And on every level, too, which is crazy. The emotion was here, and it was deeply powerful. It tied a perfect thematic bow on everything the series has said about the struggle for freedom. And the action? I mean, holy shit, right? When I wrote about Fringe's (very good, but certainly not on Spartacus' level) series finale a few months back, I wrote that it "didn't miraculously leverage its modest budget into something resembling a summer blockbuster spectacular." Spartacus, meanwhile, did leverage its even modest-er budget into something that didn't just resemble a summer blockbuster spectacular but made most supposed summer blockbuster spectaculars I've seen in the last half-decade look like dull, sleepy, unambitious bullshit.
When Gannicus appeared, leading half of Spartacus' army to pin Crassus from behind? I don't know about you, but I found that about as stirring as Gandalf and Eomer appearing at the end of The Two Towers. The soft dirt spike trap Spartacus goaded Crassus' front line into? Didn't see it coming, and girlish giggles of delight spontaneously exploded from my throat as I clapped my hands like a fucking spaz. When Spartacus' guys threw the ladders up lengthwise across their spike trap onto Crassus' troops' shields and started sprinting up and across them? Suddenly, "Blackwater" started to have a strong retroactive resemblance to Hercules: The Legendary Journeys.
But Spartacus has always been among the most nakedly emotional, raw-nerve shows on television – another thing that makes it immensely alien in the modern cable landscape, where cold emotional detachment rules and is praised to high heaven (a TV critic tendency which makes me roll my fucking eyes into the back of my skull, by the way, but that's a rant for another day) – and so, fittingly, it was not the amazing large-scale battling that gripped me most intensely, but the personal moments. The deaths of Naevia and Saxa made my heart hurt, and the fiery, "FUCK YOUR MOTHERS!"-bellowing death of Lugo make me cackle like no show this side of Bob's Burgers has in months.
And the battle of Spartacus and Crassus? Forget television – has there been a fight even on the big screen this emotionally intense, draining, brilliantly choreographed and impeccably shot, with such utterly perfect ebb and flow, in the last few years? I liked Batman vs. Bane as much as the next guy, but Spartacus vs. Crassus certainly made that look like it had been planned and shot by idiot children. The Shanghai tower fight from Skyfall was gorgeous, but didn't have choreography or emotion like this.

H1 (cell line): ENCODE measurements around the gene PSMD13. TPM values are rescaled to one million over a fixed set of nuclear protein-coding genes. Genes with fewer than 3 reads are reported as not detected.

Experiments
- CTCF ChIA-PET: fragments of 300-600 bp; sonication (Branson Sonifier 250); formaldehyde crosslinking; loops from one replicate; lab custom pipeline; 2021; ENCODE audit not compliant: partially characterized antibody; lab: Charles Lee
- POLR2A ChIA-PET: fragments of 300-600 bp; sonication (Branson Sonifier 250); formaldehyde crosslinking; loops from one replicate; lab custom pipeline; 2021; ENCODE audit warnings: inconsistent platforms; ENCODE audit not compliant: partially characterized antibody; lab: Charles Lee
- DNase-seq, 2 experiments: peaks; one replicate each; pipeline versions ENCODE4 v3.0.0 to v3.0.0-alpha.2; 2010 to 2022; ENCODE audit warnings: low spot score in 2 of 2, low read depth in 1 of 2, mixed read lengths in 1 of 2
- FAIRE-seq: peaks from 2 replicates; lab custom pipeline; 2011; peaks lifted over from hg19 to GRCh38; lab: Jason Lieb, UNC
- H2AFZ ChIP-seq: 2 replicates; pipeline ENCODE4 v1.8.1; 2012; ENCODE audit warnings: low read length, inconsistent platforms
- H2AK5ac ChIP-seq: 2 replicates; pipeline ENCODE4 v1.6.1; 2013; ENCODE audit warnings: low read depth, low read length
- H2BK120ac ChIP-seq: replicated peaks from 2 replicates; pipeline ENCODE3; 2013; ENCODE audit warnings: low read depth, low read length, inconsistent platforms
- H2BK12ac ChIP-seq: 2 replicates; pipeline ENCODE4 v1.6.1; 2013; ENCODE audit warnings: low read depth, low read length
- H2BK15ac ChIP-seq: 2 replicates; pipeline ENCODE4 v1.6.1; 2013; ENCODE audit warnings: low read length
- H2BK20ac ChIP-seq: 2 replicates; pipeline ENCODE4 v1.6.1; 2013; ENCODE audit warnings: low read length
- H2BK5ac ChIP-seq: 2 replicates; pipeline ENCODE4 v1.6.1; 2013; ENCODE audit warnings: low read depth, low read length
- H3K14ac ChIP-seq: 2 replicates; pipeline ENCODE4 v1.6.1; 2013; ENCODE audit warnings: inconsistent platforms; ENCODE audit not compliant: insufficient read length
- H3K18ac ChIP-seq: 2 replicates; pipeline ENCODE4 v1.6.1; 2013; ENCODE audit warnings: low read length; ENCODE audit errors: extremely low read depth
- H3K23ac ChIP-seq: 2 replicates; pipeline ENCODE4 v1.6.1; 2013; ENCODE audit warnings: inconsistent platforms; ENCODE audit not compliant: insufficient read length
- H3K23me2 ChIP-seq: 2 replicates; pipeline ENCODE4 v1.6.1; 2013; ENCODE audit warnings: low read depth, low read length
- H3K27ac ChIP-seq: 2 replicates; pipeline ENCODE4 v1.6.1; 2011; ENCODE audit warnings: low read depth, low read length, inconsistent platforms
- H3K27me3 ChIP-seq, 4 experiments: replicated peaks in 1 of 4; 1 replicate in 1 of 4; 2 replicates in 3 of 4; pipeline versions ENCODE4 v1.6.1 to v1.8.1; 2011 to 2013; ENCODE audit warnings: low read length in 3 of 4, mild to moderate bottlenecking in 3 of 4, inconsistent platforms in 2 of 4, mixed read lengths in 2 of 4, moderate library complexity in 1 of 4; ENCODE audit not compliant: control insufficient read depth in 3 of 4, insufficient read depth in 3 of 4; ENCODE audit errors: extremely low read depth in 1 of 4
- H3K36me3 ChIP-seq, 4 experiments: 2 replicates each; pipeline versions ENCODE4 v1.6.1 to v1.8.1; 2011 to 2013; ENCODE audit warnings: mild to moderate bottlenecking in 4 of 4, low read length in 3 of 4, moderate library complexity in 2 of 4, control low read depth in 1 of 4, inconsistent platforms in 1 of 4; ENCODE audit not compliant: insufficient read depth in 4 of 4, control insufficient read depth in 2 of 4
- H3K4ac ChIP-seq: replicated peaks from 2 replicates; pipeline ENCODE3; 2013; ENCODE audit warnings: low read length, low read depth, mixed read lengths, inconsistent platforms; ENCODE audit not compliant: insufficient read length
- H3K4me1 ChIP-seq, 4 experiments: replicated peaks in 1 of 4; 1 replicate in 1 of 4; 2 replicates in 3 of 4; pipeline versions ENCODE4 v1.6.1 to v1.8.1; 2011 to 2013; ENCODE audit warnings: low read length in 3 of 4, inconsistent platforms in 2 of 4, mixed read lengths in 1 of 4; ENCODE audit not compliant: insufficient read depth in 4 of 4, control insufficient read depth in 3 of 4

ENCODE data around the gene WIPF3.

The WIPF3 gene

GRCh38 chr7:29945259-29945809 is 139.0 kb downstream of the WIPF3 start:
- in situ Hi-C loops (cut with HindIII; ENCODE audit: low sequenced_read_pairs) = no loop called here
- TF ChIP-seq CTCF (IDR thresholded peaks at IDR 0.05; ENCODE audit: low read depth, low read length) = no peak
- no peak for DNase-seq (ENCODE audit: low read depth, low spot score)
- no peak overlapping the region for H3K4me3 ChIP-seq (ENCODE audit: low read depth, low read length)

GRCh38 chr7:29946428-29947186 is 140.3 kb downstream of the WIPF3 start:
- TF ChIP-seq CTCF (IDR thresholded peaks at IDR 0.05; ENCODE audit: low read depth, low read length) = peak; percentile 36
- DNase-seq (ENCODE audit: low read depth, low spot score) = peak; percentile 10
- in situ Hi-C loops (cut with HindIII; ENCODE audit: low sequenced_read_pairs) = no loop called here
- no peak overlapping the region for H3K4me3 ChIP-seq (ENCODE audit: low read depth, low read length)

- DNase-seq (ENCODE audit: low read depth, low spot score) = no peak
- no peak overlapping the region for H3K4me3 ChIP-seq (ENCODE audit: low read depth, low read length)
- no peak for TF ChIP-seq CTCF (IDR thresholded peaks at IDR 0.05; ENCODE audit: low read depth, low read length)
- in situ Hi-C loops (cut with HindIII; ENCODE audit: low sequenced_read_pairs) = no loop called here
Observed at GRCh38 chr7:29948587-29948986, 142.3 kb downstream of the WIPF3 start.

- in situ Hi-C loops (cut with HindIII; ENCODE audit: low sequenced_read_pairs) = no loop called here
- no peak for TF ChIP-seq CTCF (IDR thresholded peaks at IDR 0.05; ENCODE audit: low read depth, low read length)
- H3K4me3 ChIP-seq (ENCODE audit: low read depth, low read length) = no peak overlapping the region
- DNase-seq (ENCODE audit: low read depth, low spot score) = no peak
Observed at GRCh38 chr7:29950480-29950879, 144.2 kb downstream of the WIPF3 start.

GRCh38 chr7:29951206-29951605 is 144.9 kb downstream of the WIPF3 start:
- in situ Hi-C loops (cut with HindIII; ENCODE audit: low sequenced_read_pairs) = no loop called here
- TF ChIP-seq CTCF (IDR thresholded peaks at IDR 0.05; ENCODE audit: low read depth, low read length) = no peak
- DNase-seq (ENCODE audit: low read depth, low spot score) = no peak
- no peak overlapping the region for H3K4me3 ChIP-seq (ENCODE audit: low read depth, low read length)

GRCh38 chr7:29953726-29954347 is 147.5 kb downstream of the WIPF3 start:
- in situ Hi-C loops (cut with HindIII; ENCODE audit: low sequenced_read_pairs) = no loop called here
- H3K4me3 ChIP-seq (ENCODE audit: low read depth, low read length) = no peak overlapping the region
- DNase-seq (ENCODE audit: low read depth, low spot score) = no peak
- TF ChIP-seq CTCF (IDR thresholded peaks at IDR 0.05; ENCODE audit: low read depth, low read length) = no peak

The way my heart was hammering in my chest like I was having a cardiovascular fucking episode when Spartacus grabbed the blade during Crassus' "unblockable" attack (which, by the way, so, so perfectly set up by War of the Damned's premiere) is the kind of physical, visceral emotional reaction to a piece of media that I basically spend years at a time searching for. My completely reflexive vocal response to that might be just about the closest I've come to being a Big Fan-style sports nut roaring unashamedly as his team connects with a last-second hail mary pass.
But Inglourious Basterds this shit the writers and producers of Spartacus did not (or at least not much), and the show ended as I suppose it always had to, with Spartacus – whatever his never-given true name may have been – dead, but not before one of the most heartrending, stirringly scored and weirdly beautiful death scenes I've seen onscreen in a long, long time (which made for a strong contrast with Crixus' sudden, bloody and upsetting end two episodes back).
That's the real trick of Spartacus and what made it a work of true art and genius: The way it balanced the epic and the intimate, the political and the personal, the colossal and the tiny, with true panache, shaming virtually everything else in television history in both regards while never giving up one in pursuit of the other. It wrote its action and adventure like it was writing Game of Thrones or Battlestar Galactica; it wrote its interpersonal scenes like it was writing Parenthood or Mad Men. Spartacus is a show that had its cake and ate it too, then probably made a few more even fancier cakes while it was busy eating that first cake, and ate all of them as well.
Spartacus was great because of the scene where Spartacus runs up the hill and kills like twenty of Crassus' dudes, but also because of the wordless scene where he gazes sadly and longingly at Thracia on his map. Spartacus was great because of the scene where Spartacus and Gannicus discuss their differing philosophical approaches to the war in a tent on the eve of battle, but also because Lugo slew a few final Romans with a giant-ass hammer while on fire and shouting "FUCK YOUR MOTHERS!" Spartacus was great because of its final battle's ladders and trebuchets and clashing armies and extreme gore and cavalry charge, but also because of Spartacus' whisper of "Spartacus... that is not my name." in the last moments of his life while Agron fights back tears.